Feature: Old-fashioned way of life still goes on

Tony and Mark Wasteney of Wasteney's Butchers in Grenoside
Tony and Mark Wasteney of Wasteney's Butchers in Grenoside
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It’s moments away from glorious woods and countryside and has all the amenities residents need – apart from a decent bus service.

Grenoside is nestled on the hillside separated by the busy Halifax Road, in the north of Sheffield.

Grenoside residents Gill Swift and Diane Tipping

Grenoside residents Gill Swift and Diane Tipping

On the main street through the heart of the community there is a general shop, butchers, village cafe and garden centre – and plenty of thriving pubs.

The friendly, old-fashioned way of living hasn’t been forgotten – people stop in the street to say hello and pass the time of day.

There is a wonderful community spirit that shines through and plenty to keep everyone busy – a thriving activity scene means there is something to do on a daily basis.

The community centre hosts a range of activities and is the home of the ever-popular Grenoside and Birley Carr Players, who put on plays and concerts, attracting both locals and people living further afield.

Although it isn’t what it used to be. There used to be people walking up and down the streets all the time

Next door is St Mark’s Church and its church hall, which has a host groups and classes including Blaze, an after-school club, Messy Church and pilates.

Grandmothers Diane Tipping and Gill Swift help to run the children and family groups, including Grenoside Baby Group, held every Tuesday.

The church is searching for a children and families worker to run the groups, but in the meantime the pair are enjoying taking the reins, as well as helping with other church activities.

Diane, aged 65, has lived in the village for more than 40 years.

Grensoide Green

Grensoide Green

She said: “Grenoside has got such a village feel. You walk along the road and you say hello to everyone who passes by, which is nice.

“It’s very much a family place and a community place.

“There is a good feel to it and you are very fortunate to be near the woods and the countryside but you aren’t out on a limb.

“The only thing it needs is a better bus service.”

Adele Waistnidge and Kayly Boswell of the Old Harrow Inn, Grenoside

Adele Waistnidge and Kayly Boswell of the Old Harrow Inn, Grenoside

Gill, 66, moved to the area four years ago from Halifax to be closer to her family.

“It is by far the friendliest place I have ever lived,” she said. “Everyone is so nice and friendly. There is something to do all the time – there is lots going on.”

Across the road Kayly Boswell is quickly settling into life as the landlady of the Old Harrow Inn, one of Grenoside’s many pubs.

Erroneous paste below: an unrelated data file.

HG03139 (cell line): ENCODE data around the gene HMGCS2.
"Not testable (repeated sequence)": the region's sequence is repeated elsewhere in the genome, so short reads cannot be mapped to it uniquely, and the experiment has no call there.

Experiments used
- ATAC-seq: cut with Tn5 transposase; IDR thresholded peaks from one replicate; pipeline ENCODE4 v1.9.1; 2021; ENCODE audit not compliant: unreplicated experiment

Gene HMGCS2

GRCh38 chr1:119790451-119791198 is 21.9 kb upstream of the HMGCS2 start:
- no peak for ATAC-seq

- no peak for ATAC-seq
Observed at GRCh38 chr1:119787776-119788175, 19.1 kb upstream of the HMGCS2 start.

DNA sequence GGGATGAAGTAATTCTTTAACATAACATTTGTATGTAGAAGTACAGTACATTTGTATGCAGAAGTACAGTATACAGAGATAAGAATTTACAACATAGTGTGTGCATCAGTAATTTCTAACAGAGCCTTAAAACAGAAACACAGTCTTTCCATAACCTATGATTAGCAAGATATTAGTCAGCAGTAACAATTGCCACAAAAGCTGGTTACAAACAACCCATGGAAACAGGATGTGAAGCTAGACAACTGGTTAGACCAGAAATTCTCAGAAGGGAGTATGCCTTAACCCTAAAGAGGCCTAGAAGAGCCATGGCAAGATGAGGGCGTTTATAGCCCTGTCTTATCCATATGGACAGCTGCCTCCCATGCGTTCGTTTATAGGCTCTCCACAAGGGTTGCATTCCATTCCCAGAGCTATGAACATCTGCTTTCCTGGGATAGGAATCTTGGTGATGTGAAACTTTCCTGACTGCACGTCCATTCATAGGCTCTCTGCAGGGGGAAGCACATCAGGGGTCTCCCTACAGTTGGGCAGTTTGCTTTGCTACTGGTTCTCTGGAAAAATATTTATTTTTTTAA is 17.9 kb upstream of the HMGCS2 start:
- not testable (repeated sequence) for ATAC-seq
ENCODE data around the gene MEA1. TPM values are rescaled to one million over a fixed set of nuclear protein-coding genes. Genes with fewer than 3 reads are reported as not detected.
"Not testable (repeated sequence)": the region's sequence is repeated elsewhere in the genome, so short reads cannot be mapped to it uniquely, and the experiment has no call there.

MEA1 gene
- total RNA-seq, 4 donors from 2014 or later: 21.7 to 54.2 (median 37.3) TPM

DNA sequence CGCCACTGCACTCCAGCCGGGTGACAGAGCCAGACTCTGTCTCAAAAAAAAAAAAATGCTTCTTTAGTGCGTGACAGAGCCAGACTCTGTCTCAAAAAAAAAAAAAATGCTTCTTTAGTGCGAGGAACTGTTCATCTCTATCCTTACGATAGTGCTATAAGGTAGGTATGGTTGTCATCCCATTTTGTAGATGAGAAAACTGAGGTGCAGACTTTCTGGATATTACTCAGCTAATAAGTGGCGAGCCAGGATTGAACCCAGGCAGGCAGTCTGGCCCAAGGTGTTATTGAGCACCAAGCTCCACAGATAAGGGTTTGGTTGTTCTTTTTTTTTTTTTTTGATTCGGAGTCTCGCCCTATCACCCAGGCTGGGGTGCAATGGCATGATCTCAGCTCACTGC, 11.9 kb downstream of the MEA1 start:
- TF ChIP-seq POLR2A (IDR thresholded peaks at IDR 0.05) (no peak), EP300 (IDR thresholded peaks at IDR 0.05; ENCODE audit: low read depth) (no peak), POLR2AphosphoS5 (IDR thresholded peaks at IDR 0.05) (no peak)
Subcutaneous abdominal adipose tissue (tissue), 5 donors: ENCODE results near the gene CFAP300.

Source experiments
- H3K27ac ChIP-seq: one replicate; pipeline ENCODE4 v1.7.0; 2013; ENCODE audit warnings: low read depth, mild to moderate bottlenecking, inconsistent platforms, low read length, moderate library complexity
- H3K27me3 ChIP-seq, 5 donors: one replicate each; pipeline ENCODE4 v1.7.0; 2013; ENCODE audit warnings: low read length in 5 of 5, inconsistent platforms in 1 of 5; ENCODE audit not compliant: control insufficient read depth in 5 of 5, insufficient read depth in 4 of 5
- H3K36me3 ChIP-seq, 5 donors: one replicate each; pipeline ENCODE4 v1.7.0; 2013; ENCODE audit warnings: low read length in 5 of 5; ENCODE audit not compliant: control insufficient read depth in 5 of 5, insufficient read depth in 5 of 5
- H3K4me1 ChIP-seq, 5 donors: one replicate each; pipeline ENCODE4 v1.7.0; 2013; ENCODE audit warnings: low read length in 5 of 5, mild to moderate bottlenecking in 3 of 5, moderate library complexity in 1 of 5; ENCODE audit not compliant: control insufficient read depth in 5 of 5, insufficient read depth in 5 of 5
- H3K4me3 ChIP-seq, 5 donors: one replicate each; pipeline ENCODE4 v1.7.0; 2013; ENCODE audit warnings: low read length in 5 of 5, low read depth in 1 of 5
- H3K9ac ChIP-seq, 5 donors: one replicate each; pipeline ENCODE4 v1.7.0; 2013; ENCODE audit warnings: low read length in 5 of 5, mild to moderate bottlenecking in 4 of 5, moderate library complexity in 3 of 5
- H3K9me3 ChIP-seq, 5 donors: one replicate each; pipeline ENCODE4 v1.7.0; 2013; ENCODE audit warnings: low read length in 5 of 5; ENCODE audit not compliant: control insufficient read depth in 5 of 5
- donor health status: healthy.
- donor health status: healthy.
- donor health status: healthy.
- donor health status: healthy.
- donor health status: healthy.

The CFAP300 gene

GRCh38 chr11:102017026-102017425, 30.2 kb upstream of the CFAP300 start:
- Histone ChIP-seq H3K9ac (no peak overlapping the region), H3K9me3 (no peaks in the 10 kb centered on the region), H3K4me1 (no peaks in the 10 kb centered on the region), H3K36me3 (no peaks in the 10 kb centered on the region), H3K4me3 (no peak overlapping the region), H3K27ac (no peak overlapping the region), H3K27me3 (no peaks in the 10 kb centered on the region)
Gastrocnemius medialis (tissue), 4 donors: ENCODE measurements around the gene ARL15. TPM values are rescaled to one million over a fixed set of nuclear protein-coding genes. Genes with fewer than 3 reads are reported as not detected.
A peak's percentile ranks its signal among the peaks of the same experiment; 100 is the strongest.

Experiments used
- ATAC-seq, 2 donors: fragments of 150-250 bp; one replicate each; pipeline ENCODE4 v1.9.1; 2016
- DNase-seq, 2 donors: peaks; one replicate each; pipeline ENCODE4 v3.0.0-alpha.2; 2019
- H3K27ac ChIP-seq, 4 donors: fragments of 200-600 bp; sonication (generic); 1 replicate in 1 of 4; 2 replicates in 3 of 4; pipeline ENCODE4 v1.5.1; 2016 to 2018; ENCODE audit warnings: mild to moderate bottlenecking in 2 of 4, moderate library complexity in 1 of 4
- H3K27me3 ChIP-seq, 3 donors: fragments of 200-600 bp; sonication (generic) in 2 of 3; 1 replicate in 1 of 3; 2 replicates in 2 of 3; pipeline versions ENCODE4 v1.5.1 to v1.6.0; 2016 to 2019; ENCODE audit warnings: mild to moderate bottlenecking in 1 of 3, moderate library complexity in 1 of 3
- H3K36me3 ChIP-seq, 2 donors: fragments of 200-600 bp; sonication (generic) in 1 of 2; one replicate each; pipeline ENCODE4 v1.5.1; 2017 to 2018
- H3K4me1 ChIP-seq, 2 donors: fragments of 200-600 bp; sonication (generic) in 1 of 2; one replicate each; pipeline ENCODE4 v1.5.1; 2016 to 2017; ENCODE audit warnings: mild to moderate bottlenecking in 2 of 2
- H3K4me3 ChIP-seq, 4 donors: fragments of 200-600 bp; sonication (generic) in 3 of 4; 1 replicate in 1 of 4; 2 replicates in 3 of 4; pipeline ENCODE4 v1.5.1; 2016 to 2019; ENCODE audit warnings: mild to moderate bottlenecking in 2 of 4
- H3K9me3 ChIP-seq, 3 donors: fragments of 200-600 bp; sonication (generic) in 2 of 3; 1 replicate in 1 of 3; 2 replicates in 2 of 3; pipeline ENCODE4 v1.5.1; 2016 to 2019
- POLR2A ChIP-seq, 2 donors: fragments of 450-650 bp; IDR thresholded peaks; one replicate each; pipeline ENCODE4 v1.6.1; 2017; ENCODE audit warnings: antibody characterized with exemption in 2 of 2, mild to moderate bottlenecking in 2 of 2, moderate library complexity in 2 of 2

The 37-year-old moved to the area in September with partner Lee Dean.

She said: “The community is fantastic. Everyone knows each other and looks out for each other.

“It is lovely. The pub is doing really well. We have all sorts going on – quiz nights, entertainment on Saturdays and food.

Grensoide

Grensoide

“We do get locals coming in, but also a lot of walkers – people from all over.”

Adele Waistnidge, 36, from Fox Hill, works in the pub and loves Grenoside.

“The only thing it needs is a bus service and a bank machine – that is all that is missing,” she said.

Tony Wasteney has lived in Grenoside all his life, taking over Wasteney’s Butchers from his father and grandfather after they established it in 1898.

The thriving butchers has a steady stream of customers, who cannot speak of it highly enough.

Although the day-to-day running is left to his son, Mark, Tony still helps out on a part-time basis.

“I have lived here all my life so I don’t know what makes it so special – it just is,” he said.

“Although it isn’t what it used to be. There used to be people walking up and down the streets all the time.

“Our business has had to change to keep up to date with the times. We’ve started going into pubs and getting into the catering side of things. Local shops are a thing of the past – you have to diversify.”

Things might be changing in some aspects of life in Grenoside – but the Grenoside Reading Room ensures the area still holds onto its past.

It is the area’s only listed building and was built as a school in the 18th century. Nowadays the building has been restored, with funding from the Heritage Lottery Fund, and is a heritage centre.

It is open every Monday and gives people the chance to look around and enjoy homemade soup, cakes and hot drinks. It also hosts a regular language group.

Providing a perfect backdrop to Grenoside is the much-loved Greno Woods.

Popular with walkers and dog owners, it also boasts some of Sheffield’s best mountain bike trails.

The woods were the training ground of former world champion mountain biker Steve Peat, who hosts his annual race there, attracting thousands of bikers and spectators to the area.

Henry Norman, from Ride Sheffield, a mountain biking advocacy group, said: “People have been mountain biking in Greno Woods pretty much since the inception of the sport and it is an increasingly popular spot for people to go. The beauty of Greno is that it packs a lot into its small size.”

He said Ride Sheffield had developed three all- weather grade trails and added: “This combined with relatively easy climbs in a beautiful setting make it a great place to ride.”

Peaty's Steel City Downhill Greno Woods Sheffield Picture Dean Atkins

Peaty's Steel City Downhill Greno Woods Sheffield Picture Dean Atkins